Live Review Queens of the Stone Age, Wembley Arena, London
Proof as to why the band stand essentially peerless at the top of rock’s summit
“Hey, you with the flashlight,” hails Josh Homme to a particularly militant security guard down front who’s spent the last 20 minutes trying to nix any audience frivolity with the point of a torch. “Remember you work for me tonight, and these people can do whatever the fuck they want.” If it’s a questionable decision to piss off any 6ft 4” desert dweller, then this particular specimen will turn you to dust with barely more than a withering word.
See, while the stuffy rules of Wembley – a place more used to hosting Dancing on Ice revues and the odd appearance from Peter Kay – might work for bands of less clout, for the monstrous force of Queens of the Stone Age, they need not apply. Here tonight for the first of two stop offs in the capital (they’ll pop over to the O2 Arena on Tuesday), Homme and his band are unholy harbingers of noise, serving up 90 minutes of ecstatic, thundering glory that hits like a saucy sledgehammer at every turn.
Swaggering straight into the rumbling riffs of ‘…Like Clockwork’ cut ‘If I Had A Tail’, they’re flanked on all sides by light poles that contain the band in a Matrix-style forcefield. Of course, because Queens have always had more of a playful twinkle in their eyes than most, said poles also bend – creating a kind of wobbling neon assault course whenever frequently stumbled into. It’s a visual example of why Josh and his henchmen have always had one up on the grizzled trad rockers. Lacing their gargantuan sonic assault with humour and sass, they’re a rock band for people tired of the hoary old tropes normally associated with them - a collection of towering testosterone that somehow manages to swerve all the blokey unpleasantries that you’ve come to expect. It goes without saying that, at this particular moment in time, theirs is a more appealing standpoint than ever.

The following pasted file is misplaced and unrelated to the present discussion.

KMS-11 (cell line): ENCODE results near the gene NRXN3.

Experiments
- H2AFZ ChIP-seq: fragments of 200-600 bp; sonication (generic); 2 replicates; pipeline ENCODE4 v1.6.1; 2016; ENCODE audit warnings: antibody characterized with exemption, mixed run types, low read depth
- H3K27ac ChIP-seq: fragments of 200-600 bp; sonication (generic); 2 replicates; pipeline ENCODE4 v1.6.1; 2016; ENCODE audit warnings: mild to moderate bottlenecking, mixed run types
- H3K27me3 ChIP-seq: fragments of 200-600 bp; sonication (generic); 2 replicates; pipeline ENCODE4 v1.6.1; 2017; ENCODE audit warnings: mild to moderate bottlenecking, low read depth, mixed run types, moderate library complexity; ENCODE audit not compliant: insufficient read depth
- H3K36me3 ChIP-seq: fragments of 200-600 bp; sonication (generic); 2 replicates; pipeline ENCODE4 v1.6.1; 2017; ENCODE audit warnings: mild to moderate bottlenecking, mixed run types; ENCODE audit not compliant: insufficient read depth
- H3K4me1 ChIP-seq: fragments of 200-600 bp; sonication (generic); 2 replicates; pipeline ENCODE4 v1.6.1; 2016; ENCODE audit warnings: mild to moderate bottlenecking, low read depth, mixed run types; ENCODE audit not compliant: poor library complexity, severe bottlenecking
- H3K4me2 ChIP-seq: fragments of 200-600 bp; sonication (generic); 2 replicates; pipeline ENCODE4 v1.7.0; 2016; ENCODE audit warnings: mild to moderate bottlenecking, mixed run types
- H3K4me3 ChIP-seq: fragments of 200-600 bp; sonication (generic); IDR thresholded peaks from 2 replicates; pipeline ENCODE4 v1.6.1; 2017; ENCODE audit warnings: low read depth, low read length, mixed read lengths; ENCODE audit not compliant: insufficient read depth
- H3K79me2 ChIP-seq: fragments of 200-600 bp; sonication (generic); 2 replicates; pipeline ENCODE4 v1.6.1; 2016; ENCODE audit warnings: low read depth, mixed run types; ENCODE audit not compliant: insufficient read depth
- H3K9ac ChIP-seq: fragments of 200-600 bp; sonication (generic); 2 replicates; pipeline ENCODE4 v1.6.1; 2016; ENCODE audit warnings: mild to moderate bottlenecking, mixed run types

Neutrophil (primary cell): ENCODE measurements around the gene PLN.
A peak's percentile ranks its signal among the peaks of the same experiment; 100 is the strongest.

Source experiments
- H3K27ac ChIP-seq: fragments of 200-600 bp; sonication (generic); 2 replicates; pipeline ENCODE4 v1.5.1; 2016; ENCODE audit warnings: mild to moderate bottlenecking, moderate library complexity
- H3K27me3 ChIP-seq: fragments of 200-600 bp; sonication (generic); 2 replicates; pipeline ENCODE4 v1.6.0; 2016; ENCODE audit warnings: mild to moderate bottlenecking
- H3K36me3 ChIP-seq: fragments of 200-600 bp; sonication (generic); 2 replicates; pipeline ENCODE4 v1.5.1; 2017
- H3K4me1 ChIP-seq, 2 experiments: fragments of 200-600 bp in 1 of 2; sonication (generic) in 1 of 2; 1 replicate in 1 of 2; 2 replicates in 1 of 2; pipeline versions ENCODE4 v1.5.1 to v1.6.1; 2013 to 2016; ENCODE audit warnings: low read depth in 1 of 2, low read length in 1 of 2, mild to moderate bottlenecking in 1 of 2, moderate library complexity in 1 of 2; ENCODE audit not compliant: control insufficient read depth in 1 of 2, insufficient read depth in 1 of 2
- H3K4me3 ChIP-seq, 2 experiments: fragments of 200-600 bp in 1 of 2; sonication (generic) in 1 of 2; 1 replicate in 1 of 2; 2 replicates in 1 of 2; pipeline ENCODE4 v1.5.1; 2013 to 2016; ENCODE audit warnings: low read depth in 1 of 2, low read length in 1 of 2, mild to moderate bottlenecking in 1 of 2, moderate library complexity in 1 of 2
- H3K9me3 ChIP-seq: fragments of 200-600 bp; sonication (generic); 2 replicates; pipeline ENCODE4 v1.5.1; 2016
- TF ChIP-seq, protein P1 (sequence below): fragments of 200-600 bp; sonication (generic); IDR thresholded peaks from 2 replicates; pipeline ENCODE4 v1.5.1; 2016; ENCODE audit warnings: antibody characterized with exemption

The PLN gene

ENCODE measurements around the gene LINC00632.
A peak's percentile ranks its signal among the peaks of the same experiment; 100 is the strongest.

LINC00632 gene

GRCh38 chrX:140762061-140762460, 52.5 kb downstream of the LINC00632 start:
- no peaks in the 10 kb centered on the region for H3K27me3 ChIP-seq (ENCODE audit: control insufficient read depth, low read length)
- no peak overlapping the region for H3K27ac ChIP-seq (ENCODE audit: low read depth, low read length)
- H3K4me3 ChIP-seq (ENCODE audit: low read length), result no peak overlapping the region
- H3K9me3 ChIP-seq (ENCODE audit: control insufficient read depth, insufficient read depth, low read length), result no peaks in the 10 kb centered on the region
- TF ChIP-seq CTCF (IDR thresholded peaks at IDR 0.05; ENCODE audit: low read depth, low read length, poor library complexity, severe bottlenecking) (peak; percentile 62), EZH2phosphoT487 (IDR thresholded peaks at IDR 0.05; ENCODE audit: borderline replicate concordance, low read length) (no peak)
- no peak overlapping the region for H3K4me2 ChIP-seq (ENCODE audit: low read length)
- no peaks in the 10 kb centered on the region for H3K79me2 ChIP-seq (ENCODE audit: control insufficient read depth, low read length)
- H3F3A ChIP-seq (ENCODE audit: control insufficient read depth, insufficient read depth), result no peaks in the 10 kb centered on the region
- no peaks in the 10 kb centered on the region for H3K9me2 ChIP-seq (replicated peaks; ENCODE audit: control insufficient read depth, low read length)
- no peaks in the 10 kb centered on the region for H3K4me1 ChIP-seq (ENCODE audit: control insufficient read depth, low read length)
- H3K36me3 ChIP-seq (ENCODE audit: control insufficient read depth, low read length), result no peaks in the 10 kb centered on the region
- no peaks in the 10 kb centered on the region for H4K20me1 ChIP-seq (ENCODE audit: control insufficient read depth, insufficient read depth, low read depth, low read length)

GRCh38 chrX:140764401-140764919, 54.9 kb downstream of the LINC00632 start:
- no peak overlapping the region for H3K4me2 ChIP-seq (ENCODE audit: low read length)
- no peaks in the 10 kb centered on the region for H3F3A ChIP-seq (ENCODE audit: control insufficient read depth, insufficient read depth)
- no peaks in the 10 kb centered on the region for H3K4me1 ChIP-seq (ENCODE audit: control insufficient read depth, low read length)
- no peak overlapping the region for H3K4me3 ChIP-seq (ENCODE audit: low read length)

Bringing latest, Mark Ronson-produced LP ‘Villains’ to the UK for the first time (save a surprise pop-up appearance at Reading and Leeds), the band offer up the cream of its cuts but instead prioritise a comprehensive delve through their last two decades. An impressively un-self-indulgent decision, it makes for a relentless roar of a set that encapsulates why they stand essentially peerless at the top of rock’s summit. The slow build intro of ‘Villains’ opener ‘Feet Don’t Fail Me’ and single ‘The Way You Used To Do’ stand at the more hip-swinging end of their spectrum, ol’ Ginger Elvis dancing his way around the stage like a king, while ‘You Think I Ain’t Worth A Dollar, But I Feel Like A Millionaire’ and ‘No One Knows’ might be 15 years old now, but still surge out of the traps like untamed monsters.
The sultry prowl of ‘Make It Wit Chu’ finds Homme calling for everyone to buddy up and get on each others’ shoulders – one final ‘fuck you’ to the already beaten security. “London, we got a thing,” he purrs. “And I don’t say that every night, because some people suck”. Zing. ‘Little Sister’ fizzes with combustible energy, ‘Sick, Sick Sick’ is brilliantly disgusting – Troy van Leeuwin’s discordant stabs of guitars dredged up from the gnarly depths of the gutter, while an encore of ‘Feel Good Hit Of The Summer’ is interspersed with lines from Amy Winehouse’s ‘Rehab’. “You don’t understand me, I don’t need to go to rehab you dumb asshole,” deadpans Josh before kicking back into its narcotic-fuelled climax.
The finish with the apocalyptic tumult of ‘A Song For The Dead’, five horseman bringing the kind of ecstatic noise that few bands will ever match. “We’re here to give you a night you’ll never remember,” joked Josh previously. The sentiment’s on point, but every one of these 12,000 will be holding this one in the memory bank for a good long time to come.
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